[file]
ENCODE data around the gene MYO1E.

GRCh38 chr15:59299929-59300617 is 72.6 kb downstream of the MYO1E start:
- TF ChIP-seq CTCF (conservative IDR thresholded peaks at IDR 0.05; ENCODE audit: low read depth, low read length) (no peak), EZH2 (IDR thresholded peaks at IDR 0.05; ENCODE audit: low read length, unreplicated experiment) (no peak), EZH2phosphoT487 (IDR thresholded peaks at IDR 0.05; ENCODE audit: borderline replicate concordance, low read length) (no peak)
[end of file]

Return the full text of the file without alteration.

ENCODE data around the gene MYO1E.

GRCh38 chr15:59299929-59300617 is 72.6 kb downstream of the MYO1E start:
- TF ChIP-seq CTCF (conservative IDR thresholded peaks at IDR 0.05; ENCODE audit: low read depth, low read length) (no peak), EZH2 (IDR thresholded peaks at IDR 0.05; ENCODE audit: low read length, unreplicated experiment) (no peak), EZH2phosphoT487 (IDR thresholded peaks at IDR 0.05; ENCODE audit: borderline replicate concordance, low read length) (no peak)